The Coyote Lounge is now open

Our bank account is a couple hundred dollars lighter as of about five minutes ago, when I sent Tim Walker from Animals Be Gone on his way for assessing then addressing a raccoon problem in our attic. And yet, I'd have paid him more if we'd needed to. I'm not keen on woodland creatures, especially ones who make their way into my home and make ominous noises in the night. My wife isn't a big fan either, and today she undertook the journey through the tiny trap door into our unfinished attic. I'd actually been up there a week ago, looking around to see if we could potentially add a couple rooms there in the near future. Even took photographs of the place: But I saw no evidence of anything living up there. (I did see a lot of light coming through spaces between roof and walls, which probably happened/happens when the house's foundation settles. It's through these entrances and a few places where the squirrels in the neighborhood have gnawed through boards

A small satisfaction

Moments ago, I did the nightly ritual of checking the four-year-old's lunchbox for debris. Usually there's part of a sandwich, or the juice box crumpled inside. For the past couple days, the three carrots seemed to commute from home to school, ignored. Whatever matter is left in there has a few hours to marinate before I remember to purge the contents. We air the lunchbox out overnight. This morning, I decided to vary lunch from peanut butter and homemade strawberry jelly with carrots to peanut butter and banana with a tiny pack of raisins. Opening the box, I was nervous like Geraldo with Capone's vault . But unlike that story, I was elated to find an empty lunchbox on my hands. I punched the air and said 'alright' to no one in particular. Just a little change-up... Sometimes, that's all it takes.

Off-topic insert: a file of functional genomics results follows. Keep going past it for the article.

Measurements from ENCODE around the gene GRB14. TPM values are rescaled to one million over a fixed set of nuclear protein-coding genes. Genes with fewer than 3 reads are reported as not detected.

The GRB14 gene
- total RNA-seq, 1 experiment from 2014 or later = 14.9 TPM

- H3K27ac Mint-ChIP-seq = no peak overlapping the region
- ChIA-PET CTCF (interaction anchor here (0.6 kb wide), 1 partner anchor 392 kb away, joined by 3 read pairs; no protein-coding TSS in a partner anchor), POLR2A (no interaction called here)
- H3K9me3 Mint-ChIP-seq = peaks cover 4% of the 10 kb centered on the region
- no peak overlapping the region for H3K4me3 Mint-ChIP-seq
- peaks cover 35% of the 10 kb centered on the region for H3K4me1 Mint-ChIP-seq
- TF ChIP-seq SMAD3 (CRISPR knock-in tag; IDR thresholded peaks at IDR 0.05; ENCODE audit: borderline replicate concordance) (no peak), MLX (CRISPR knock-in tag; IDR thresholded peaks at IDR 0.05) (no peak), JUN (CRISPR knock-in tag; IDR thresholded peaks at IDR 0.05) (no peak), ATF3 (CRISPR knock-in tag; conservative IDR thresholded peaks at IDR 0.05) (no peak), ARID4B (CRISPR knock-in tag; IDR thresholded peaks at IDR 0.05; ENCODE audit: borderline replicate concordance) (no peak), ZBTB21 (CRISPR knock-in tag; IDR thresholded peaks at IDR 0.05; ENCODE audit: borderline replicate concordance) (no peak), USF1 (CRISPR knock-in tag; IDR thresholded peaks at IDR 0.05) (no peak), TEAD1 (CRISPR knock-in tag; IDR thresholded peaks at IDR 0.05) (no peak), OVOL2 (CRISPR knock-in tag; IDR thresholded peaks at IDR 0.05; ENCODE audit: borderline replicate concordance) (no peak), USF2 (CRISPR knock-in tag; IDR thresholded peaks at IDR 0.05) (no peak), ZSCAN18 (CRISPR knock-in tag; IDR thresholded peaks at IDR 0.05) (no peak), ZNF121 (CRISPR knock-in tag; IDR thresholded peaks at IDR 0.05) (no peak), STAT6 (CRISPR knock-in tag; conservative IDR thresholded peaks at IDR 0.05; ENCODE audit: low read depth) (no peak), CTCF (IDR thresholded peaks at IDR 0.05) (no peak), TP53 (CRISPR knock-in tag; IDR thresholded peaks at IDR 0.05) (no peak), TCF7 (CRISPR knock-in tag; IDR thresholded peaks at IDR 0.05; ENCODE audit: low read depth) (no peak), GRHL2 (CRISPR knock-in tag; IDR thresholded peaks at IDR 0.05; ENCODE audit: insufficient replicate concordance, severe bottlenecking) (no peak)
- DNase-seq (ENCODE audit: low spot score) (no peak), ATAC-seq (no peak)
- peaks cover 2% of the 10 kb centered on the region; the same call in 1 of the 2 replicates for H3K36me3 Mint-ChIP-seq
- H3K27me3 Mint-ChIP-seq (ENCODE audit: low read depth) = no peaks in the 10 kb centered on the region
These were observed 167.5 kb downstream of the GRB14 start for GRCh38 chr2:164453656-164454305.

We performed a corporate show in San Diego early this week, at the Convention Center. Most convention centers are designed to fit a maximum amount of people into a minimum amount of space, with lots of headroom above them, and San Diego's is no exception. I walked out a little before the show to change a couple settings on my keyboard rig and stood transfixed for a moment at the roar of the voices. It was constant, like an eternal wave crashing on a nonexistent beach. The pitch of the pink noise was steady, rising and falling only slightly. By the time we marched to the stage, the clamor had become more amped with presumably more alcohol in the attendees' systems. Makes sense; people are stuck in meetings all day, getting lectured about ways to improve their performance, to better their line-toeing, to focus their abilities toward increasing the company's bottom line. I mean, who wouldn't want to party down to a rock band after that? We started our show and got abo

May Day

Sorry to be away so long, did you miss me? Time for a little shameless self-promotion again. For those of you who remember 1978, a little 45 that I recorded and released that year has been anthologized with a massive amount of weird, wonderful stuff on a CD from Ace Records called Rock On . Rock On is the name of a famous record store in London, a collectors' store by which collectors' stores are judged. Somehow, "Big Black Truck" ended up on this compilation, and its heavy-handed slapback echo seems to fit right in alongside such ringers as "Cast Iron Arm" by Peanuts Wilson (a fave of Mitch's and mine from the MCA Rockabillies series), "Linda Lu" by Ray Sharpe and "Slipping and Sliding Sometimes" by Link Davis (Cajun fiddle and bongo drums). If your tastes run toward the darker corners of rockabilly and r 'n' b, then you'll want to own this fine collection as soon as you can convert pounds sterling to yankee dollars